Other NCF givers who run businesses also wanted to find a way to take care of their employees in need quickly. Some of them discovered that, with the help of a trusted and experienced ally of NCF, they could provide help to their employees and their communities very quickly.

While NCF is not a provider of Corporate Assistance Programs (CAPs), Helping Hands Charitable, through ProvisionBridge, is. And they’re experienced in serving business owners who are seeking charitable solutions or benevolence for their employees. Their help allowed NCF givers to use money they had set aside in their own Giving Funds to show their care for valued employees.

In March alone, 17 specific COVID-19 relief funds were established to provide $950,000 in relief to 750 employees. Another 30 funds were established in March through Helping Hands, raising about $7 million. And $6.6 of that has already been granted out.

Caring for the poor and marginalized

When a group of givers and board members affiliated with our Tampa office felt called to raise funds for persecuted believers in closed countries, they turned to something familiar, a model for giving that is being used across the country to facilitate collaboration.

These persecuted Christians are more like slaves than day laborers, because they never have an opportunity to leave the places where they work, not even to eat or sleep. As COVID-19 forced many of their projects to stop, and those who kept these workers in poverty fled, many of these brothers and sisters in Christ were left in danger of starvation. 

The givers in Tampa were already using Giving Funds at NCF, and they were confident we could support this new effort with something flexible and creative – a legally compliant vehicle to mobilize funds. 

And so it happened. The Alliance for Persecuted Christians came together in time to bring food to persecuted believers (who were working as slaves and day laborers before Easter). More than $625,000 has been raised in the first four weeks for local churches to provide 210,000 starving people enough food to last at least a couple of weeks. And now that the system is in place, their efforts to provide for the needs of persecuted brothers and sisters will continue.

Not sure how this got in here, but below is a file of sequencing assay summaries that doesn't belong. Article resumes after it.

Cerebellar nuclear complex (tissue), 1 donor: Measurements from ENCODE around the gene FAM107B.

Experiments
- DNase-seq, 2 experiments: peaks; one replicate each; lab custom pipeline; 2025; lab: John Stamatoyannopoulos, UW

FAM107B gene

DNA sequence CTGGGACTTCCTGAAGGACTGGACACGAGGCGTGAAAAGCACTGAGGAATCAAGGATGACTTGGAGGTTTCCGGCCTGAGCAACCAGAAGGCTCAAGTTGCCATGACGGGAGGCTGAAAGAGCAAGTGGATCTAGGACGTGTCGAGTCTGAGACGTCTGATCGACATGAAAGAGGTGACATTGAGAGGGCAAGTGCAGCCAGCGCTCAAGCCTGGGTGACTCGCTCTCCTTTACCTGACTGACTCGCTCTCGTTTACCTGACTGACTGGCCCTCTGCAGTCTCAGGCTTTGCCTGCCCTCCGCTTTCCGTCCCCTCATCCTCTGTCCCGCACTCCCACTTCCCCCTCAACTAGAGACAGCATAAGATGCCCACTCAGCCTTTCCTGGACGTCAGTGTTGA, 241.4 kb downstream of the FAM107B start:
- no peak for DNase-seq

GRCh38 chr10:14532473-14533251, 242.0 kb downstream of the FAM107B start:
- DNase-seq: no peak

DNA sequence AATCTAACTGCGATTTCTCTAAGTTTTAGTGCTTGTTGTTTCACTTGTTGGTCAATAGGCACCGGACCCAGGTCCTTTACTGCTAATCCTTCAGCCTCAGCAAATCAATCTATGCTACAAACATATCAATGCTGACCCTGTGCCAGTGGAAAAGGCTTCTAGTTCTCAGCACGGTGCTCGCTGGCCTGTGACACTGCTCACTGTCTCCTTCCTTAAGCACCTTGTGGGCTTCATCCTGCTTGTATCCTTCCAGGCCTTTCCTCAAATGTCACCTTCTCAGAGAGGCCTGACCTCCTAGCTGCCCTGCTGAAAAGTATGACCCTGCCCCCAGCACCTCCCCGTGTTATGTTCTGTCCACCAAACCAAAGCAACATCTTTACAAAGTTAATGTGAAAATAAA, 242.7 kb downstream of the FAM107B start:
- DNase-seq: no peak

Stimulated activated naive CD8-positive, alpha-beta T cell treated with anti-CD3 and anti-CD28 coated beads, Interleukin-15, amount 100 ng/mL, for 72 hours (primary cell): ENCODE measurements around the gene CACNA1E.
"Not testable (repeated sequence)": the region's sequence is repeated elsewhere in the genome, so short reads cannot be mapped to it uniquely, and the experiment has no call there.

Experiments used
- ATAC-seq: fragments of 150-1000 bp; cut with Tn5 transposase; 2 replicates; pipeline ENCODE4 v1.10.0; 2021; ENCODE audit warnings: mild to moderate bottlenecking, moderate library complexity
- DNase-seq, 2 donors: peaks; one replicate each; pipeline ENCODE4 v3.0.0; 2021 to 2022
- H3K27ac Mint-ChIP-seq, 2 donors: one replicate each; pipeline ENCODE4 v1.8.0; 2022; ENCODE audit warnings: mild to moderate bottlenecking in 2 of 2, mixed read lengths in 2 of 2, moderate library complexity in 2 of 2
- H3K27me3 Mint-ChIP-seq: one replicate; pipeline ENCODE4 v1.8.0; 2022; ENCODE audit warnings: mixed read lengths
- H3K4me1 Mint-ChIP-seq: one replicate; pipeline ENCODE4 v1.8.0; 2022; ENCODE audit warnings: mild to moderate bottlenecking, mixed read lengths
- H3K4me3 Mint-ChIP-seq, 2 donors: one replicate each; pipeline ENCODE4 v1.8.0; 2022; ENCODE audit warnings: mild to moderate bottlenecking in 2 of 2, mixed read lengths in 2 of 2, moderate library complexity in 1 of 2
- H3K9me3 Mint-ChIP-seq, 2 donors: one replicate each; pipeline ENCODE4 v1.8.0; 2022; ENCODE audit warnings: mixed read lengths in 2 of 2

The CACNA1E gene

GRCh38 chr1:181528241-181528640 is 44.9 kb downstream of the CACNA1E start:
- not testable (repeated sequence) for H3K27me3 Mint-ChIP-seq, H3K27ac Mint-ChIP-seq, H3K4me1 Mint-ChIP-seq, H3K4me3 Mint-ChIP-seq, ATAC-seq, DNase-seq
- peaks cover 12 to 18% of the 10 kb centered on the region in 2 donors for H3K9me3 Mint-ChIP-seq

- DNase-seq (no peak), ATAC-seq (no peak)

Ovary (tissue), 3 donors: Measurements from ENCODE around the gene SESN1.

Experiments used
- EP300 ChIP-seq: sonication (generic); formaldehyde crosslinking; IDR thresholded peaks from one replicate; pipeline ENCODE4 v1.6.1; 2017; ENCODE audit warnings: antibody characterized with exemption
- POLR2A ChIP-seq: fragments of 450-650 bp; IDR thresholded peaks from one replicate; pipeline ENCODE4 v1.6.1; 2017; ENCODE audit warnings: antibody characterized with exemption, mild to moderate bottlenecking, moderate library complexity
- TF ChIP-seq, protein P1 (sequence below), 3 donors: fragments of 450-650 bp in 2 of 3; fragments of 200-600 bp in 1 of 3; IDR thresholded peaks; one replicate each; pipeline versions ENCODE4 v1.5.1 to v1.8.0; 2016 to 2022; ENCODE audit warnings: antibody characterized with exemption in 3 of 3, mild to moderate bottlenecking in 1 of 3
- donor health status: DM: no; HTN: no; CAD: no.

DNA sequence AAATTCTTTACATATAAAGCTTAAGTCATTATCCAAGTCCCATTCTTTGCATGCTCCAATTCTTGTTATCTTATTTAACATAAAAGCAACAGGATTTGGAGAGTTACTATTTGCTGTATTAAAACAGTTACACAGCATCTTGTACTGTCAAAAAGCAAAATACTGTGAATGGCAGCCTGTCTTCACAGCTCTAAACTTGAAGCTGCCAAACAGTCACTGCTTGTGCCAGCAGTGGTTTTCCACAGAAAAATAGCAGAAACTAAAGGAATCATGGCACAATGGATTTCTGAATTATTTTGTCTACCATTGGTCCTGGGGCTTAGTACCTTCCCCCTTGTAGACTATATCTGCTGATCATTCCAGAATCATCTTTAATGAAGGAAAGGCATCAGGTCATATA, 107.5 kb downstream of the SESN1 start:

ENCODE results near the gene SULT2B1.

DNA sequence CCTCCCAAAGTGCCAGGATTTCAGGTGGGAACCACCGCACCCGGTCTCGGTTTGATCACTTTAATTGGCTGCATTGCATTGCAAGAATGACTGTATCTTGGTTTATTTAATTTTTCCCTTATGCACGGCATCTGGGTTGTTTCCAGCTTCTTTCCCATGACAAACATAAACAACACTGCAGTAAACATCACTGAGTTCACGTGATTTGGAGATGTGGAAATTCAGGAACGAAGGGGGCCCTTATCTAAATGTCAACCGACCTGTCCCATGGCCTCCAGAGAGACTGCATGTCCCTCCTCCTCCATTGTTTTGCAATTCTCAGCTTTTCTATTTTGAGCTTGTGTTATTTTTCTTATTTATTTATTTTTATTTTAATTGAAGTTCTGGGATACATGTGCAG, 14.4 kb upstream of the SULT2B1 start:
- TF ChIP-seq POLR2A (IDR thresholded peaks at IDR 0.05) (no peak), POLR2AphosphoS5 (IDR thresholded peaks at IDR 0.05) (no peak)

Another clever solution to helping those in need appeared first in our Alabama office and is now spreading to other locations. Givers were buying gift cards to thrift stores that support rescue missions and other ministries. The cards were then distributed to churches who used them to help their own people in need. A triple win!

The Alabama team has purchased $100,000 of gift cards so far, and the Georgia team raised $20,000 in the first week to begin to purchase these cards too.

And these are just some of the stories we have heard!

What’s the common denominator here? All of these givers were already giving with NCF Giving Funds. They were familiar with how donor-advised funds work and with some of the other creative solutions NCF is able to provide. They knew who they could turn to in a time when they wanted to give quickly. The structures were already in place to help them fulfill their desire to give, at just the right time.

With a passion to act and the structure in place, (and of course all being forced to shelter in place at home) all our givers needed was a cell phone or computer, a pair of sweats, and their favorite comfort food!  We live for these moments at NCF.

Up Next

Giving is not like investing; and not all nonprofits should run like it is